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The Constitution of the Spanish or Castilian Language


After the Spanish conquest and colonization, the underdeveloped nations of America had to accept the Spanish language as their own. The language that the kingdom of Castille had already been imposed on other Iberian provinces, with the exception of Portugal. At this moment, this language was just acquiring grammatical accuracy, as a consequence of the evolution of the Latin language, introduced in the Hispanic peninsula during the Roman empire in the year 19 B.C. Over the decades, Latin phonetics, morphology, syntax and semantics were altered to form many dialects. Some of them, like the Castilian, took a distance from their mother tongue and became different languages altogether, with their own grammatical systems. Later Visigoth and Arab invasions left a scarce trace on the Castilian language, because Hispanics (Roman name meaningland of rabbits ) had  a more solid culture than their invaders. The Spanish we speak today comes from the Classical Latin as well as from the Vulgar Latin, Late Latin and Medieval Latin, spoken and written in the Middle Ages (V-XVI centuries). Each of these periods were important to the phonological, morphological, syntactic and semantic changes that occurred in Spanish. Nowadays, Spanish keeps evolving, despite universality and the expansion of our linguistically unifying communication media.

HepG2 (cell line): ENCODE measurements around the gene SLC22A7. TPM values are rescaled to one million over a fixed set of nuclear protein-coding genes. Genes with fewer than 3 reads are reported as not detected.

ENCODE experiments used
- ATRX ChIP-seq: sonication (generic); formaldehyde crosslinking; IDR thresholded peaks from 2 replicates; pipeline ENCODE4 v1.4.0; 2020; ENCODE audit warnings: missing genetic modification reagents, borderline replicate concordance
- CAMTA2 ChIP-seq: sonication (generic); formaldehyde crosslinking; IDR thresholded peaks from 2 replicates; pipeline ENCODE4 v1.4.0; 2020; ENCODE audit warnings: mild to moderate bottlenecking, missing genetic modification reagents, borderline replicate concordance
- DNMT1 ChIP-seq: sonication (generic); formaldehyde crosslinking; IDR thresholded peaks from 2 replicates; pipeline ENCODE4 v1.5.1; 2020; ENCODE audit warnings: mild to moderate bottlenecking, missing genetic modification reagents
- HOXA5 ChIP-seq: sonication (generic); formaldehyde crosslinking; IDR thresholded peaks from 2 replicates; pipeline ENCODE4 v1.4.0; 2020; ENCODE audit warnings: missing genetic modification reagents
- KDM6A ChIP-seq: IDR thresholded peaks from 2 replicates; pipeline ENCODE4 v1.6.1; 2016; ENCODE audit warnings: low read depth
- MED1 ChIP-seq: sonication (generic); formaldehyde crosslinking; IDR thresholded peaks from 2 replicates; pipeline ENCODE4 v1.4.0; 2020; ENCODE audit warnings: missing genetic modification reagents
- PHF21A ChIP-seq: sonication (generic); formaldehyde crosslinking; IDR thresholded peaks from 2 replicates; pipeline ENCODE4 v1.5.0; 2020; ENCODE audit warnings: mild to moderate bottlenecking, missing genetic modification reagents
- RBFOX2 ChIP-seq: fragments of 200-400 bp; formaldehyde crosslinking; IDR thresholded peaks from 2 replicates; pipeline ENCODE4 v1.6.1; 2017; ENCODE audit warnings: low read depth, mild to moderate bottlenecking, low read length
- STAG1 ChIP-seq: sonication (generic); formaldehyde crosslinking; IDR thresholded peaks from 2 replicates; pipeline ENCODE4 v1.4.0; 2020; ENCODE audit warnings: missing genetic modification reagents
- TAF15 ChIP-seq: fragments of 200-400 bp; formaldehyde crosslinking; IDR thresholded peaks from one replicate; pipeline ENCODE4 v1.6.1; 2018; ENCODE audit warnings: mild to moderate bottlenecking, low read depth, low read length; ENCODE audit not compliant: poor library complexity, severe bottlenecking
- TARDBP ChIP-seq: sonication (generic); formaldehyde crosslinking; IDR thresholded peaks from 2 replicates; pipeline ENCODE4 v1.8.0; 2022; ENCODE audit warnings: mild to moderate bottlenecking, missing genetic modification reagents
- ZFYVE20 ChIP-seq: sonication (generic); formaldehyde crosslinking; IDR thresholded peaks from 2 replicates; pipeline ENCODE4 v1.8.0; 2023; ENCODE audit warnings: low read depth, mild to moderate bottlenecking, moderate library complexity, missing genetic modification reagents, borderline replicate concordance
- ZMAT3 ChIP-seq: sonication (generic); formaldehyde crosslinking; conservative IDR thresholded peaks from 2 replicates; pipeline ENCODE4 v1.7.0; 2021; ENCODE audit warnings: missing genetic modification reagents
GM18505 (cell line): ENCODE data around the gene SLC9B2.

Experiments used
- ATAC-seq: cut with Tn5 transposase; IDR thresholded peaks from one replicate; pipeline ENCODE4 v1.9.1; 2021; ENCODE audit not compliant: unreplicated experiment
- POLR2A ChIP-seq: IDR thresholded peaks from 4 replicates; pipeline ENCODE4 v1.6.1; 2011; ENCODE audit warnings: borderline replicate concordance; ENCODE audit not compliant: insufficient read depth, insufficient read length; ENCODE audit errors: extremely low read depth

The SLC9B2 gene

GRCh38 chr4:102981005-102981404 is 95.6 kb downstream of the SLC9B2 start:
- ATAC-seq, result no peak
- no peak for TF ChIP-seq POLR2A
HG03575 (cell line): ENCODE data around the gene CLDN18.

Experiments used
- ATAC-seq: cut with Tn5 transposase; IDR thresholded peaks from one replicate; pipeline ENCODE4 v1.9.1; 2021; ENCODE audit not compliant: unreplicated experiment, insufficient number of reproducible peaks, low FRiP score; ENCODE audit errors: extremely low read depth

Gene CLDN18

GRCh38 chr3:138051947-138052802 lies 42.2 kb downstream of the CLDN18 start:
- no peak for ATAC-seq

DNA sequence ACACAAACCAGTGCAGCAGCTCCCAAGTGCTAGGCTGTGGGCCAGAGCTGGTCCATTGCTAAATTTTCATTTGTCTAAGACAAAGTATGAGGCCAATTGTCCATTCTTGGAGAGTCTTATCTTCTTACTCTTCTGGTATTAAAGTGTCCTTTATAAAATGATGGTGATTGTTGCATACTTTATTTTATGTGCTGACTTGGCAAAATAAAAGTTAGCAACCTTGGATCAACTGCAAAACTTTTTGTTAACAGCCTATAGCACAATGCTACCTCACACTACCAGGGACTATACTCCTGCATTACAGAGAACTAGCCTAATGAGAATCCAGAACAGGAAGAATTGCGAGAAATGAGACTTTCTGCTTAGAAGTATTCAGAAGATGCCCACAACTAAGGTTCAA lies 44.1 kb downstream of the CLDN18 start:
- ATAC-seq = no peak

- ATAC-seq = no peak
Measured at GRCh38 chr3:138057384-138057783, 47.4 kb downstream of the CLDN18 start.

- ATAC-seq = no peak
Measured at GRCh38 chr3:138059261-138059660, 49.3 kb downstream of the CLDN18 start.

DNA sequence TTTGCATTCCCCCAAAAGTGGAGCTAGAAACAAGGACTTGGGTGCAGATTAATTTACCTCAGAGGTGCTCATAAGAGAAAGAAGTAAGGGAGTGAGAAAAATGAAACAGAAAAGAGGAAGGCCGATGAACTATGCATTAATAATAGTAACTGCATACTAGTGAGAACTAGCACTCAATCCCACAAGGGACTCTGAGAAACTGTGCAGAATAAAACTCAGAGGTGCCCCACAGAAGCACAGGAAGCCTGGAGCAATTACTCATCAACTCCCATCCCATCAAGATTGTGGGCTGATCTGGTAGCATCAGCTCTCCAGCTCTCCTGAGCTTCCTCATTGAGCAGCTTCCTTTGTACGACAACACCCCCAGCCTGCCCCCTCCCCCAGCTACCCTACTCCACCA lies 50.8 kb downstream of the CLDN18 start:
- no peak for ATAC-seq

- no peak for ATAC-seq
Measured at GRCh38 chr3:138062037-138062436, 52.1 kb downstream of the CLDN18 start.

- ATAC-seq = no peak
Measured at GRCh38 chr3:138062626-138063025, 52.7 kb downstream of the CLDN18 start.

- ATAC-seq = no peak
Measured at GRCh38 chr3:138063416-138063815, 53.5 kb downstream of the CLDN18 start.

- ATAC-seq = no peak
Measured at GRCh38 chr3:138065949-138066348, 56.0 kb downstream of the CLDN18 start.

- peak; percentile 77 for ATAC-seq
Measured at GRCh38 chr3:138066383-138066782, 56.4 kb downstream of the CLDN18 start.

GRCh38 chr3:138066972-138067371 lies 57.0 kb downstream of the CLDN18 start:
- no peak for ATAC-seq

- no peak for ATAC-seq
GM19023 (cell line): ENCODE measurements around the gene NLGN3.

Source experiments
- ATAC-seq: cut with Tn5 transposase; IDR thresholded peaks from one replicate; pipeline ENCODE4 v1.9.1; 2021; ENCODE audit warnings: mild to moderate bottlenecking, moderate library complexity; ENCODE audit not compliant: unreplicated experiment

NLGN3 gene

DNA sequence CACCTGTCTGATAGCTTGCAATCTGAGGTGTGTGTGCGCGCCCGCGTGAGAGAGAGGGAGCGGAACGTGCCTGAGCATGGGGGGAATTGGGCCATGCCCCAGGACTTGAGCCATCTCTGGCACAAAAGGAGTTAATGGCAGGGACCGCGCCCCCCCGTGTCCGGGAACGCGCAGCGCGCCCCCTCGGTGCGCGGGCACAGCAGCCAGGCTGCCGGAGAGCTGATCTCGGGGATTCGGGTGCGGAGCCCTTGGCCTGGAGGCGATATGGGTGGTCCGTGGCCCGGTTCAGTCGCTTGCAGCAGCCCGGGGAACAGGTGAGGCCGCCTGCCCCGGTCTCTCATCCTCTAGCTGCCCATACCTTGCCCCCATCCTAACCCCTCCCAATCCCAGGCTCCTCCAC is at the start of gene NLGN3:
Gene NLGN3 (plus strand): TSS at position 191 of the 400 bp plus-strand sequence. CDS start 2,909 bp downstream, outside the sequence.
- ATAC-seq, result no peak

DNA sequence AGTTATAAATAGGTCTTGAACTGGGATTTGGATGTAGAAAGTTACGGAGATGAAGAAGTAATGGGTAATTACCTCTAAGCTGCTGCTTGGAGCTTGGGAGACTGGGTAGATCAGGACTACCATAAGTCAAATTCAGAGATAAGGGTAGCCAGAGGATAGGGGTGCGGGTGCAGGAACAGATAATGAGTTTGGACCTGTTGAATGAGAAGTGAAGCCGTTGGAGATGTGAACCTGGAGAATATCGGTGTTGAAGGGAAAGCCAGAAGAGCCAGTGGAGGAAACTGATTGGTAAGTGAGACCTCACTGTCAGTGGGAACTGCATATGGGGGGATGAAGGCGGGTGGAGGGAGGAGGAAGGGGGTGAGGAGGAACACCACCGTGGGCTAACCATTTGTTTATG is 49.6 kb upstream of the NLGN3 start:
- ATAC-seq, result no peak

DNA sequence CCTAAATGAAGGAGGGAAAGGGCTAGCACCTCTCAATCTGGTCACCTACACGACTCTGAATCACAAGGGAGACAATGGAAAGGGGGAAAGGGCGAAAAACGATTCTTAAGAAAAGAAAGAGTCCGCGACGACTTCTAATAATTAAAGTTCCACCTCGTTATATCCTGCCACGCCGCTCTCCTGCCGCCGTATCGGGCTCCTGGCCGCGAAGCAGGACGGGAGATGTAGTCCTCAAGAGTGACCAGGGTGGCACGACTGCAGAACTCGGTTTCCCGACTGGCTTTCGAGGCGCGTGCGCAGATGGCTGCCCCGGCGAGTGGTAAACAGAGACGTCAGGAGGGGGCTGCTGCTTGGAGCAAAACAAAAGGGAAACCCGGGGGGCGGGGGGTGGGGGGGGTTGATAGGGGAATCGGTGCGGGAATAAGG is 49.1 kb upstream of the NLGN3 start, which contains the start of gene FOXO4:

Language, Latin, Evolution, Spanish, Invasion, Communication, Shape, Content

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Author Biography

Miguel Ángel Ávila Bayona

Docente (r) Universidad Pedagógica y Tecnológica de Colombia.


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